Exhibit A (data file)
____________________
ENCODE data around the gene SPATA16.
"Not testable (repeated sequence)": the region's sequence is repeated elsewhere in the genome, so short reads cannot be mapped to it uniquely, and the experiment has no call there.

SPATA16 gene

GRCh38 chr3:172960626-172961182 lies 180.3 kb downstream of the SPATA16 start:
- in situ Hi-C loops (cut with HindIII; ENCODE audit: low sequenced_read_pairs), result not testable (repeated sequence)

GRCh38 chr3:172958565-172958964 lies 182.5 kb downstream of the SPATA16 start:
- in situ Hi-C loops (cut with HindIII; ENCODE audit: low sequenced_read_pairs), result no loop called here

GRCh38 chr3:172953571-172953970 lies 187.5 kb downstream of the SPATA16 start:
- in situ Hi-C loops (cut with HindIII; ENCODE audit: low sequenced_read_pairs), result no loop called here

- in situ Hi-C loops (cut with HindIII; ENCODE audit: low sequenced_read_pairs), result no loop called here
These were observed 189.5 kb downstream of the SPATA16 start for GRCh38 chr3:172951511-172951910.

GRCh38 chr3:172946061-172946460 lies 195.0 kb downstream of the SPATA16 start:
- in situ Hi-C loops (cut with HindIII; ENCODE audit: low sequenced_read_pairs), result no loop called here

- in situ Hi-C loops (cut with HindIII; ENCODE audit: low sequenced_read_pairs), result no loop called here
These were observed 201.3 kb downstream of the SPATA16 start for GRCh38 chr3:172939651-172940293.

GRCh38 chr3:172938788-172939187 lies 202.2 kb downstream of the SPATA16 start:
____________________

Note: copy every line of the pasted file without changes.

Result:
ENCODE data around the gene SPATA16.
"Not testable (repeated sequence)": the region's sequence is repeated elsewhere in the genome, so short reads cannot be mapped to it uniquely, and the experiment has no call there.

SPATA16 gene

GRCh38 chr3:172960626-172961182 lies 180.3 kb downstream of the SPATA16 start:
- in situ Hi-C loops (cut with HindIII; ENCODE audit: low sequenced_read_pairs), result not testable (repeated sequence)

GRCh38 chr3:172958565-172958964 lies 182.5 kb downstream of the SPATA16 start:
- in situ Hi-C loops (cut with HindIII; ENCODE audit: low sequenced_read_pairs), result no loop called here

GRCh38 chr3:172953571-172953970 lies 187.5 kb downstream of the SPATA16 start:
- in situ Hi-C loops (cut with HindIII; ENCODE audit: low sequenced_read_pairs), result no loop called here

- in situ Hi-C loops (cut with HindIII; ENCODE audit: low sequenced_read_pairs), result no loop called here
These were observed 189.5 kb downstream of the SPATA16 start for GRCh38 chr3:172951511-172951910.

GRCh38 chr3:172946061-172946460 lies 195.0 kb downstream of the SPATA16 start:
- in situ Hi-C loops (cut with HindIII; ENCODE audit: low sequenced_read_pairs), result no loop called here

- in situ Hi-C loops (cut with HindIII; ENCODE audit: low sequenced_read_pairs), result no loop called here
These were observed 201.3 kb downstream of the SPATA16 start for GRCh38 chr3:172939651-172940293.

GRCh38 chr3:172938788-172939187 lies 202.2 kb downstream of the SPATA16 start: